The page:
BERLIN – The sprawling interior of the defunct Tempelhof aircraft hangars in south Berlin was where Syrian football trainer Ali Al Omar Al Mashlab, 29, first called home when he touched down in the German capital.
In 2015, at its peak capacity, Ali shared the space with 2,500 other refugees, mostly from Syria and Iraq.
Seven years on, one of the hangars has been transformed into a 6,000 square metre hub for refugees and locals to participate in free sports activities and classes. Named Hangar1, the project was started by non-governmental organisation Tentaja in 2017.
Hangar1 director Niki Lampadius, 40, said the idea was to have a space where refugees could socialise.
“The plan was to use sports as an easy gateway for refugees to engage with each other and make meaningful connections,” she added.
And in 2018, the space was opened to the local community so refugees could integrate better.
Now, Hangar1 sees approximately 4,000 visitors every month.
“We want everyone who comes by to feel comfortable and not feel conscious about their background, regardless of their citizenship status, gender identity and race,” Lampadius said.
Tentaja is also working on a project to gather donations for Ukrainians affected by Russia’s invasion. The initiative is called Spendenbrucke, which translates to “donation bridge”, draws parallels to Tempelhof Airport’s role during the 1948 Berlin Airlift, where supplies were delivered to people of west Berlin.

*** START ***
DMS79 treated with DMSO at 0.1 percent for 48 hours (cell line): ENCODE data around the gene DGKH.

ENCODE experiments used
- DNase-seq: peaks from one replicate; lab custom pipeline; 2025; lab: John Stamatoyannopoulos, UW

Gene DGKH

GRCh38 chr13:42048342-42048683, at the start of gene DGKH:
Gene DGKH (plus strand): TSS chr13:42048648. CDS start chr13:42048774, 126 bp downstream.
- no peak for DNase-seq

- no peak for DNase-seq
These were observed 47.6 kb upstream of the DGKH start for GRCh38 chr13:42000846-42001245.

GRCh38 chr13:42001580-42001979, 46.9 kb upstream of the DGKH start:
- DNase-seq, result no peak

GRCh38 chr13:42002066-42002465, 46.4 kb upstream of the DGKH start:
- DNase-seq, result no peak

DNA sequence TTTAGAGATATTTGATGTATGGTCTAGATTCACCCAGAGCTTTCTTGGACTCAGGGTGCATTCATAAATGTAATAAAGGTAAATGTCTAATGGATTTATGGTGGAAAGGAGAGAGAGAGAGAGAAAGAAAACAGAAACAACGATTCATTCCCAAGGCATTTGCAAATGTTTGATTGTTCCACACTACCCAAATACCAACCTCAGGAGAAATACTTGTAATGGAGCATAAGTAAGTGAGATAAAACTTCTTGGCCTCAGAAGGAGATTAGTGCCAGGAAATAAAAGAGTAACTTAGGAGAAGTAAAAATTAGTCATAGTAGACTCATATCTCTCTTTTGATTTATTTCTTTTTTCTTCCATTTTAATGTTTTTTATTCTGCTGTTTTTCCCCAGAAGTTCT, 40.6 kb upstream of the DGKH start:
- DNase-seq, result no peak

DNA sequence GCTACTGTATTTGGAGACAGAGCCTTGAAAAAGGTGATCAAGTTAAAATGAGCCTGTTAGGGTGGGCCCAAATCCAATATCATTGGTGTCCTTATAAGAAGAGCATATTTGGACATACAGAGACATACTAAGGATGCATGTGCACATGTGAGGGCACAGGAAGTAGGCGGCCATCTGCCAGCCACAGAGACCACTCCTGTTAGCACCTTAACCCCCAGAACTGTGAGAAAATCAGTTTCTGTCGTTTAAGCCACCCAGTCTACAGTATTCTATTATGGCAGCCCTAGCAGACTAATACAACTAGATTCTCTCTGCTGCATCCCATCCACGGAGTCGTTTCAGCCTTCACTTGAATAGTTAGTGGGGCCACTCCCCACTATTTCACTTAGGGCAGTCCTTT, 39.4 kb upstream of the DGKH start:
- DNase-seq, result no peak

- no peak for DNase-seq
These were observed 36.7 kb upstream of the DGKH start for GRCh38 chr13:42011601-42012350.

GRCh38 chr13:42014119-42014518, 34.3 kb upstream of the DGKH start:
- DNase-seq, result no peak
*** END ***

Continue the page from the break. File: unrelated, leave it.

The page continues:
Now, part of Hangar1 has been repurposed as a temporary warehouse to store supplies and donations before they are shipped to Ukraine and key arrival locations like Tegel airport and Berlin central station.
Together with colleague and compatriot Abdulrahman Sammar, 28, Ali has been helping with managing logistics in the warehouse.
Both arrived in Germany in 2015 but first met at the state sports association, Landessportbund Berlin, where they were training for their coaching certification. The two reunited at Hangar1 by coincidence when Abdulrahman joined in 2019 as a taekwondo instructor, a year after Ali.
For Abdulrahman, working here allowed him to meet many who shared the same tongue in a foreign country. He conducts a weekly taekwondo class with students aged 16 to 24, including some from Afghanistan, Syria and Turkey.
“When I meet people from my country, I feel good speaking Arabic with them,” he said.
“Being a trainer here feels like everything I enjoy coming together. As a sportsman, having a large sports hall and being able to interact with different people is perfect.”